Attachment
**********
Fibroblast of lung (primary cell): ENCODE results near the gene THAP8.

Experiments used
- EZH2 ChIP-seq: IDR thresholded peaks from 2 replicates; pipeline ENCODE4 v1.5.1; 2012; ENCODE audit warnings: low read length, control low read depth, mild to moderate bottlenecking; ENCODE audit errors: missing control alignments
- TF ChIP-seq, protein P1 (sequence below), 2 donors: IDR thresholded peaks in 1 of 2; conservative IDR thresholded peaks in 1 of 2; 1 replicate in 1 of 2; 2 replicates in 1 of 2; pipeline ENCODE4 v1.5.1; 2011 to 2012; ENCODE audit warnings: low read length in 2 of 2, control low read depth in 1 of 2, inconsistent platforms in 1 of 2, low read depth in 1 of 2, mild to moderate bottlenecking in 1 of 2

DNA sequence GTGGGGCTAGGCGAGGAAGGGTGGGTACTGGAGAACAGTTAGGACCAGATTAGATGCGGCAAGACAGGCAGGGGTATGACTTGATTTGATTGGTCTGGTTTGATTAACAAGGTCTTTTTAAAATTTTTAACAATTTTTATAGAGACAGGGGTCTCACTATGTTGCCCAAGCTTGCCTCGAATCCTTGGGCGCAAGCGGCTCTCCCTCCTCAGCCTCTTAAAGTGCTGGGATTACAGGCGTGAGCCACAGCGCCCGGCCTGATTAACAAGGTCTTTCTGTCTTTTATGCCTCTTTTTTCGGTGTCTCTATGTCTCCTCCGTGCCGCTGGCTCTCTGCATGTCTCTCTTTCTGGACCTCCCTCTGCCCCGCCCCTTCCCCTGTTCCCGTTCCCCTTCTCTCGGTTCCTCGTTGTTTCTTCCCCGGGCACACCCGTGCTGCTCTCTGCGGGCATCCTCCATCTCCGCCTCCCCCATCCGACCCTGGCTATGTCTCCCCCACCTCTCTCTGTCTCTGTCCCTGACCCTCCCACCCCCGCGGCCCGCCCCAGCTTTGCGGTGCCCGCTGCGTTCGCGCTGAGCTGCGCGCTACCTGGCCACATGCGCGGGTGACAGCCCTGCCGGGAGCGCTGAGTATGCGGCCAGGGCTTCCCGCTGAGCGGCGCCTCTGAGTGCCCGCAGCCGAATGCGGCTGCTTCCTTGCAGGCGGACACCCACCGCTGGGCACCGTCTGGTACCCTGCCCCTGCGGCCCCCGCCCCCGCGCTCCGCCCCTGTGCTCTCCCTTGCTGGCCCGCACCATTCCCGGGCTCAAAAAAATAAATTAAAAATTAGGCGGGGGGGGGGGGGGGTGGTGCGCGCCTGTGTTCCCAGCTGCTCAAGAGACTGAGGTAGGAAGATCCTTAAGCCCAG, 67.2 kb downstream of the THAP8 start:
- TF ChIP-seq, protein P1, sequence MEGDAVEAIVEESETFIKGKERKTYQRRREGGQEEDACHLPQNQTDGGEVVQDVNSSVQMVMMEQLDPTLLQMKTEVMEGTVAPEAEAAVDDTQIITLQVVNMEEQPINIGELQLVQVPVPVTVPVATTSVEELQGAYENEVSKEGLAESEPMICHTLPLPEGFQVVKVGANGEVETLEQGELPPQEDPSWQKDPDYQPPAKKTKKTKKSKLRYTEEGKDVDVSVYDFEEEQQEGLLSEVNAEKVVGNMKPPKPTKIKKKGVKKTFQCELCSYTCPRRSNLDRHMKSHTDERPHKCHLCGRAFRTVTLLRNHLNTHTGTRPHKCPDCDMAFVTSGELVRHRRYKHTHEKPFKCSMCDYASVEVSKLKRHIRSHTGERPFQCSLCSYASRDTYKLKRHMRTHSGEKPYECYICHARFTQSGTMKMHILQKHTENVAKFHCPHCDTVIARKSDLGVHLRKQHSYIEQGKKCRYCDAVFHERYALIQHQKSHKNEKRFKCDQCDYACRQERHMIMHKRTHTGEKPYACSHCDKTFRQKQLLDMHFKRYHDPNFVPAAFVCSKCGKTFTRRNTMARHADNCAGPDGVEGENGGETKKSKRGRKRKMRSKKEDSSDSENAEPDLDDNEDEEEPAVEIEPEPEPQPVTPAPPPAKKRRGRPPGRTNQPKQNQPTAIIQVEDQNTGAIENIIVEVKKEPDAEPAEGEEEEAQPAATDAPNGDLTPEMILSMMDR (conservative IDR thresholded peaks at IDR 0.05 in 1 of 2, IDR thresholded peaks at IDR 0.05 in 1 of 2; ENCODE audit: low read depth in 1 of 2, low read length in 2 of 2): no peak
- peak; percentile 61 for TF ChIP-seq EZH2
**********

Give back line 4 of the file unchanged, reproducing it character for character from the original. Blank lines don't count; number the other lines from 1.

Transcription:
- TF ChIP-seq, protein P1 (sequence below), 2 donors: IDR thresholded peaks in 1 of 2; conservative IDR thresholded peaks in 1 of 2; 1 replicate in 1 of 2; 2 replicates in 1 of 2; pipeline ENCODE4 v1.5.1; 2011 to 2012; ENCODE audit warnings: low read length in 2 of 2, control low read depth in 1 of 2, inconsistent platforms in 1 of 2, low read depth in 1 of 2, mild to moderate bottlenecking in 1 of 2